To facilitate the removal of the holder-and-rinse cage combination, the holder preferably has a socket for engaging with a surgical handle. A medical practitioner may attach a surgical handle to the holder to remove the valve from the jar while the valve is still received within the rinse cage in the jar. Accordingly, the practitioner does not need to manually remove and hold the valve to attach a handle.
To facilitate the engagement of the surgical handle, the carrier may include a stop which is configured to limit rotation of the holder relative to the rinse cage, and locking apparatus which is configured to limit rotation of the rinse cage relative to the jar. Accordingly, as a surgical handle is tightened into the socket, frictional forces cause the holder to rotate. However, the stop limits the rotation by engaging with the rinse cage. As the handle is further tightened, frictional forces cause the rinse cage to rotate, which rotation is limited by the locking apparatus. Accordingly, a medical practitioner is able to engage a surgical handle securely and firmly without needing to manually remove the valve from the jar.
According to another aspect of the invention, the carrier includes a lid attachable to the jar. A lid has a gasket that is held rotatable relative to the lid with a flange. To form a seal with integrity, a top surface of the jar is tapered to define an apex. When the lid is attached to the jar, the apex contacts and compresses the gasket as the lid is tightened, without the gasket rotating responsively with the lid. To further increase the integrity of the seal, the flange may include a vent for allowing gases between the gasket and the lid to escape during sterilization processes of the carrier.
Other aspects, features, and advantages of the present invention will become apparent to those skilled in the art from a consideration of the following detailed description taken in conjunction with the accompanying drawings which illustrate, by way of example, the principles of the present invention in the context of a carrier for heart valves, but which are equally relevant to other carriers in which items are stored or transported.
FIG. 1 is an exploded perspective view of an exemplary carrier for holding a heart valve in accordance with the present invention;
FIG. 2 is a perspective view of the carrier of the invention, particularly illustrating the carrier holding a heart valve;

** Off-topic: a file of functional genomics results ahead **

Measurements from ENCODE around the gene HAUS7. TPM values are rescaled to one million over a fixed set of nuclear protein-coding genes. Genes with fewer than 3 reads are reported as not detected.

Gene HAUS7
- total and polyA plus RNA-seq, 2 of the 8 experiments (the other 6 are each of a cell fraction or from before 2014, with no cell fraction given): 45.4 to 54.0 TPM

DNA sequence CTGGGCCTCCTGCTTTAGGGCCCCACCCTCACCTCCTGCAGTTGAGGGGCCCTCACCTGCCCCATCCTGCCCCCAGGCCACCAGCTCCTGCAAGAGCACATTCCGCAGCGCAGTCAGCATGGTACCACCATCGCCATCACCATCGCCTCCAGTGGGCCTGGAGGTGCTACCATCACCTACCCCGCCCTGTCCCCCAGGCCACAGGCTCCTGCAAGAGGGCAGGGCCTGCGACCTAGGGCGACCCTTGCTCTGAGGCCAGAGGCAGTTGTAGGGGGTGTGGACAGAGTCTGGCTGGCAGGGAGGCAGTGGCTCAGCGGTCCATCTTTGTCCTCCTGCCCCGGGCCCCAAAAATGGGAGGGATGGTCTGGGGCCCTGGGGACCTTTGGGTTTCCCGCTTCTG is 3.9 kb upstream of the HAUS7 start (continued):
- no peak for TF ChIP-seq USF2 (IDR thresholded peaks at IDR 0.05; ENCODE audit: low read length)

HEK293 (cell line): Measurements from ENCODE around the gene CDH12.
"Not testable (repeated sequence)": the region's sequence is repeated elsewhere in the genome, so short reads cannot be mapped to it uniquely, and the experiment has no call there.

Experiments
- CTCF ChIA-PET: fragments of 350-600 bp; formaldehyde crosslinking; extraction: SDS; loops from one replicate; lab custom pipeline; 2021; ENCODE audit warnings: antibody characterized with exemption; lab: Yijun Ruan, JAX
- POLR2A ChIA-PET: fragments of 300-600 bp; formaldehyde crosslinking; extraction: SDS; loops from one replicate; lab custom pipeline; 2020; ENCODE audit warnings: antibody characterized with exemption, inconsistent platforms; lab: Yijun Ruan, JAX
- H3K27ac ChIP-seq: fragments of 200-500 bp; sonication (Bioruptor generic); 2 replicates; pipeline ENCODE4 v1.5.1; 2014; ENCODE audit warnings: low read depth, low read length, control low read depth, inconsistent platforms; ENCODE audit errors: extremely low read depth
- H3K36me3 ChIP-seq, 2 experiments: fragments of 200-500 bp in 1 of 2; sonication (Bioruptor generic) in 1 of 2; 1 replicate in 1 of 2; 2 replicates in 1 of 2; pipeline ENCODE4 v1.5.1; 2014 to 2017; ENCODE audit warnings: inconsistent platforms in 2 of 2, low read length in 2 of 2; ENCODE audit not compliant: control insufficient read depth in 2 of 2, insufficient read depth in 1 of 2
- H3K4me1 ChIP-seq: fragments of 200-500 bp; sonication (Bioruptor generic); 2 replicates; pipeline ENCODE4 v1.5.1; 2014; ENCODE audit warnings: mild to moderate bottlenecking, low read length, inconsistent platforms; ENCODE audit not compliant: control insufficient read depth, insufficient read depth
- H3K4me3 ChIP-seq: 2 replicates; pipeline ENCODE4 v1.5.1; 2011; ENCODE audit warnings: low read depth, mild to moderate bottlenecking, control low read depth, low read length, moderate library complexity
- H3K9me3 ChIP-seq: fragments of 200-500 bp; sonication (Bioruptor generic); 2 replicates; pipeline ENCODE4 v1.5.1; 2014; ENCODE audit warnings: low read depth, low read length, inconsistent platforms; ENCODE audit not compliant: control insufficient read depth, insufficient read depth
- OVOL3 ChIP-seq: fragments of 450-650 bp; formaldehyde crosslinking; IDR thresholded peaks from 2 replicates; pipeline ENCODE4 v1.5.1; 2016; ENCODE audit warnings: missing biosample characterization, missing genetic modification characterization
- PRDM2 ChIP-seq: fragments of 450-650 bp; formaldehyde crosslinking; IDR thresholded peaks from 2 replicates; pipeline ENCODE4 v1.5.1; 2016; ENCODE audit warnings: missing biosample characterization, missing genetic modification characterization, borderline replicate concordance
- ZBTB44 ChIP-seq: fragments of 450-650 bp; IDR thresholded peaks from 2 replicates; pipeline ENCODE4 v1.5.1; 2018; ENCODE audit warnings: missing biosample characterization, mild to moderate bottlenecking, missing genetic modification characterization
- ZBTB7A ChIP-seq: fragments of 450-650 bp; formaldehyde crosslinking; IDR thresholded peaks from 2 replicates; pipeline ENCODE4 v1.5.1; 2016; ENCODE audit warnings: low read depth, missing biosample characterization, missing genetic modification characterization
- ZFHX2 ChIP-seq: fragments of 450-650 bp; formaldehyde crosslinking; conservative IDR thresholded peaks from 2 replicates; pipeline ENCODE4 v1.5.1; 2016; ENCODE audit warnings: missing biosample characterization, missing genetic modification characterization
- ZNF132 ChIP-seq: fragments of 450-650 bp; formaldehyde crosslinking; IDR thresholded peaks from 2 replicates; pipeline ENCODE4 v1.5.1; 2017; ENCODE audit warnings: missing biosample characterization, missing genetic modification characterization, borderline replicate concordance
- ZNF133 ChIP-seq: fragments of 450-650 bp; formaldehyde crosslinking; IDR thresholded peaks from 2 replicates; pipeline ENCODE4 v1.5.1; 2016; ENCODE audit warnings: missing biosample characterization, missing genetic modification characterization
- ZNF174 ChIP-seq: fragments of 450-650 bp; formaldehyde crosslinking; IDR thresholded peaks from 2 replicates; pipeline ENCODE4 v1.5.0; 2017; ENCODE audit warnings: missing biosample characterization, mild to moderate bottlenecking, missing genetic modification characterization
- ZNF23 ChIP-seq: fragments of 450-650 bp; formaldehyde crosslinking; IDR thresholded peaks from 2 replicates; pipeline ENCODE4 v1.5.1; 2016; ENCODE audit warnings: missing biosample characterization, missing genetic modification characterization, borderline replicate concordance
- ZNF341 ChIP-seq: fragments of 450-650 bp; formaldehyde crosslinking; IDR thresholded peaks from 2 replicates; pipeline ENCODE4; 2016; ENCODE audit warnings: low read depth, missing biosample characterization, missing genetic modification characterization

FIG. 3 is a plan view of a portion of a rinse cage of the carrier, particularly illustrating a holder (shown in phantom line) engaged with the rinse cage;
FIG. 4 is a vertical cross-sectional view of the rinse cage of the invention taken along line 4—4 of FIG. 2, particularly illustrating a holder with a heart valve attached thereto (shown in phantom line) engaged with the rinse cage;
FIG. 5 is a cross-sectional view of exemplary engagement apparatus of the invention for engaging the holder with the rinse cage;
FIG. 6 is a cross-sectional view of exemplary rotation-limiting apparatus of the invention for limiting the rotation of the holder when engaged with the rinse cage;
FIG. 7 is a horizontal cross-sectional view of the rinse cage received within ajar of the carrier taken along line 7—7 of FIG. 2, particularly illustrating locking apparatus for limiting the rotation of the rinse cage within the jar;
FIG. 8 is a cross-sectional view of the rinse cage received within the jar, particularly the locking apparatus, taken along line 8—8 of FIG. 7;
FIG. 9 is a cross-sectional view of the jar and a lid of the carrier of the present invention; and
FIG. 10 is an enlarged cross-sectional view of the lid attached to the jar, particularly illustrating a seal formed therebetween.
Referring more particularly to the drawings, a carrier 50 for holding a bioprosthetic heart valve 52 is shown in FIGS. 1 and 2 in an exemplary embodiment according to the present invention. Exemplary carrier 50 generally includes ajar 54, a rinse cage 56, and a holder 58. The jar 54 is sealable with a lid 60. The rinse cage 56 is receivable within the jar 54, as shown in FIG. 2. The holder 58 is releasably engageable with the rinse cage 56 and has sewing apparatus 62 to which a valve is releasably attachable. Desirably, the sewing apparatus 62 comprises eye-holes and/or notches to which the sutures may be fastened.
Exemplary carrier 50 of the present invention enables a medical practitioner to remove the heart valve 52 from the jar 54 without having to manually grasp the valve 52, the rinse cage 56, the holder 58, or any other element of the carrier except the jar. In addition, exemplary carrier 50 is configured to ensure a leak-proof seal between the jar 54 and the lid 60, even while in low-pressure environments such as cargo holds in airplanes. These and additional features of the present invention are discussed in detail below.